How do I respond when the overseers change their view in discretionary matters?

How do I respond when the overseers change their view in discretionary matters?

Issues of truth and consequent Scriptural practices are not discretionary matters. The application of Scriptural principles to specific cases is discretionary. Overseers guide the assembly in such decisions (Hebrews 13:7, AV mg.). Decisions regarding the seriousness of substance abuse, the determination of railing, the appropriateness of certain apparel (not the overseers' taste), or the issues mentioned in the previous questions are discretionary. The decisions communicated by the elders and apostles in Jerusalem included this element (Acts 15:20, 21). Overseers will give account to the Lord in such matters whether they have gone too far or fallen short of the Lord's will in these matters. No doubt, the overseers would love to be like the children of Issachar, "men that had understanding of the times, to know what Israel ought to do" (1Ch 12:32).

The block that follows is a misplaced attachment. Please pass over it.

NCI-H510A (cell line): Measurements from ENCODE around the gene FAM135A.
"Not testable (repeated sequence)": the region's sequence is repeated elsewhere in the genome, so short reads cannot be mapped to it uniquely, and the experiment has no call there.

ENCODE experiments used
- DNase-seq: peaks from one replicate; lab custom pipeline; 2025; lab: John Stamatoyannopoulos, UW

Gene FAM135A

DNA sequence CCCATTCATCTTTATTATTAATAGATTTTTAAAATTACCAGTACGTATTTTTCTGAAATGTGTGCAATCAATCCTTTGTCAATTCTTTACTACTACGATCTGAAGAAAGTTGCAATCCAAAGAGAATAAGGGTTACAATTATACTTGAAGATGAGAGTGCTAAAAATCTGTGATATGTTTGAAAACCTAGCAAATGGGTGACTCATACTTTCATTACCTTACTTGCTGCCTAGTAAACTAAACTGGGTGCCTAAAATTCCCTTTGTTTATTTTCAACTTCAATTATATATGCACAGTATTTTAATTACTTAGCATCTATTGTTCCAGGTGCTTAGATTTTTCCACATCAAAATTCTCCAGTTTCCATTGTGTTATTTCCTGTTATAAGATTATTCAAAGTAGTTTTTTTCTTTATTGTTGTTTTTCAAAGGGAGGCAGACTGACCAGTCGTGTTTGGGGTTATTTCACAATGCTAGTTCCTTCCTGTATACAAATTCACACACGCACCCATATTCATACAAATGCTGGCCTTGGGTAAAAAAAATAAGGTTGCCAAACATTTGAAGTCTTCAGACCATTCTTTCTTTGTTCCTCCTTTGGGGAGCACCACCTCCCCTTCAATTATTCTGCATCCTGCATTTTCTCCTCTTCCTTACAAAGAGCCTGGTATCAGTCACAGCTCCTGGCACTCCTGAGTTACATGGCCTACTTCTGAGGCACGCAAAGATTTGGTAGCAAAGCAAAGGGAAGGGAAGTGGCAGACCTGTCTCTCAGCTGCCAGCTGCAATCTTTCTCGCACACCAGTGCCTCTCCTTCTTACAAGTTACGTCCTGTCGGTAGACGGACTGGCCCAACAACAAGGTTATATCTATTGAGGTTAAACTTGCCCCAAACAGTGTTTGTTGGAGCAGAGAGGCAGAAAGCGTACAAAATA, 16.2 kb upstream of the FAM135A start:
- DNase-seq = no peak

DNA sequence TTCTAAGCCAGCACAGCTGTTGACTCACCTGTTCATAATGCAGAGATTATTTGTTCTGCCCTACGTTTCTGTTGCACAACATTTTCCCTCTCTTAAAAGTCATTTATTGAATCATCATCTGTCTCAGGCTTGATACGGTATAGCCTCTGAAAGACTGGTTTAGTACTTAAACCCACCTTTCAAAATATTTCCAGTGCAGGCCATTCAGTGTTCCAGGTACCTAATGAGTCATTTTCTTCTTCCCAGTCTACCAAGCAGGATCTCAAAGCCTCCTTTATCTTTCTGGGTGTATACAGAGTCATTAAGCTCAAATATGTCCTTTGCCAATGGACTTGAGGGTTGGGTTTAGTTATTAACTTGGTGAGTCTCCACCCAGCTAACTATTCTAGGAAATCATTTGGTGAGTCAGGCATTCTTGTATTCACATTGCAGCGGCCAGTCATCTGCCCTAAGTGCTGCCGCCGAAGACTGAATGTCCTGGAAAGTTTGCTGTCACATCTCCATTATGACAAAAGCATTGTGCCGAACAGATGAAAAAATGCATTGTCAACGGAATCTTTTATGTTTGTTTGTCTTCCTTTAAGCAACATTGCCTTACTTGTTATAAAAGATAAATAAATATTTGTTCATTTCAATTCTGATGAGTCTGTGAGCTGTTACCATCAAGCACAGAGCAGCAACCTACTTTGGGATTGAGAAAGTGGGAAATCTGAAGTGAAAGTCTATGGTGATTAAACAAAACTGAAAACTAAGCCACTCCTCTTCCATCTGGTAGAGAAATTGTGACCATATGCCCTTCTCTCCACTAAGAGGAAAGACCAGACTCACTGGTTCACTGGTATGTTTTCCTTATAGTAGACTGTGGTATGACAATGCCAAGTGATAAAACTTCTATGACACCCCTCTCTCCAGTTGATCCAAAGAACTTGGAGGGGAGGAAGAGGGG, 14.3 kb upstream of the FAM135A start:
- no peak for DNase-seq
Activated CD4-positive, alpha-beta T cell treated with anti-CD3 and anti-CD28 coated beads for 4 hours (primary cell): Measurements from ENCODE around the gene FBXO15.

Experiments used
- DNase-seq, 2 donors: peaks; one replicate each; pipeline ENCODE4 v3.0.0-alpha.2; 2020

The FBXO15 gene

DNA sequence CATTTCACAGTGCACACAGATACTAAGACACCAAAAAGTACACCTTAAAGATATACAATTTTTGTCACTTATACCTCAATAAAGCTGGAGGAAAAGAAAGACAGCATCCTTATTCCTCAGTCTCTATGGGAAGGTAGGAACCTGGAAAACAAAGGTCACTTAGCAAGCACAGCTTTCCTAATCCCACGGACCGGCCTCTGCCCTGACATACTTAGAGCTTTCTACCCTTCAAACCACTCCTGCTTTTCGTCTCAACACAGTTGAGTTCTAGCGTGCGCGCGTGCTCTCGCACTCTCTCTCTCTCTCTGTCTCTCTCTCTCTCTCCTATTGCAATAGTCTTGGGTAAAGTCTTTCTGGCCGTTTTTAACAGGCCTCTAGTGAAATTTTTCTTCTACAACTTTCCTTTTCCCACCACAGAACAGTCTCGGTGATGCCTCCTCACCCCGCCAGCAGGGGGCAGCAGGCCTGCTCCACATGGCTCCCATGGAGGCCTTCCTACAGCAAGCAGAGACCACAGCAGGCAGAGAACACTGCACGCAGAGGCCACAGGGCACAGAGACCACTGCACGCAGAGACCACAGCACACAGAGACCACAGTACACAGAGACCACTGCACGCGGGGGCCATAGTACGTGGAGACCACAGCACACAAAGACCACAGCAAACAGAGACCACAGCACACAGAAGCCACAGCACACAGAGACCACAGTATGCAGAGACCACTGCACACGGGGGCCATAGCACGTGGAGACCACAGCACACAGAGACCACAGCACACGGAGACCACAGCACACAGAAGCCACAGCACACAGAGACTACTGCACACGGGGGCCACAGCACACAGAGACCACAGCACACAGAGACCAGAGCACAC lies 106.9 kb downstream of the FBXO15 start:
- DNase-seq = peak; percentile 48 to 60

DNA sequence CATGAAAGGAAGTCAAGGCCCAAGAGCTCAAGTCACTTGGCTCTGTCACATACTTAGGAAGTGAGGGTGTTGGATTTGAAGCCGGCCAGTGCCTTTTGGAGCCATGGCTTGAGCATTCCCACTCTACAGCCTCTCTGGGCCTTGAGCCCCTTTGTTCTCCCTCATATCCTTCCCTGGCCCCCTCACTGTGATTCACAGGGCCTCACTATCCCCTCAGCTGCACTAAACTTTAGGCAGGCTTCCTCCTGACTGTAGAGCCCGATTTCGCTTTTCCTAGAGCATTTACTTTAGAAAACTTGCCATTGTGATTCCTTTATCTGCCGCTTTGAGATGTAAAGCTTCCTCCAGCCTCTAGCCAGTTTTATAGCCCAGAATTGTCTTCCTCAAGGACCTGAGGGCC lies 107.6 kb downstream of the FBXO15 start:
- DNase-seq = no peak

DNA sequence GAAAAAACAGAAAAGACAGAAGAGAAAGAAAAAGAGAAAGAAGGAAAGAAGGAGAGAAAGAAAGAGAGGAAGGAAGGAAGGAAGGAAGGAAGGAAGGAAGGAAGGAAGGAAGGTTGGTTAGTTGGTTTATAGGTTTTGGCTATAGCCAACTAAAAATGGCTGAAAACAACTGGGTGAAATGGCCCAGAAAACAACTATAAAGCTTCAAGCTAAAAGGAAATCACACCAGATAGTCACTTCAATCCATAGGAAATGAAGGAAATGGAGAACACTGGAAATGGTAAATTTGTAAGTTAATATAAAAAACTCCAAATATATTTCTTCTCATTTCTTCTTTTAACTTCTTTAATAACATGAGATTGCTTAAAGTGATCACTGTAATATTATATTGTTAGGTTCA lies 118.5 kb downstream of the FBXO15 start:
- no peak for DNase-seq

Circumstances, cultures, and mores change so that what is appropriate in one location or generation may not be the same in another. Therefore, at times, overseers may change their views, not about truth, but about the application of truth.

If a believer in the assembly does not agree with their judgment about changing the application of truth, he is responsible to first judge his own heart as to his motivation and as to the importance of the matter. If he concludes the issue is important, he is responsible to express this courteously and reasonably to the overseers (see the principle in 1Ti 5:1 for addressing older believers). When he has committed this matter to the Lord in prayer (Phi 4:6, 7), he is responsible to carry out the other behaviors in that passage (vv 4-8, rejoicing, yielding, thinking positively) and to submit to the overseers (Heb 13:17).

D. Oliver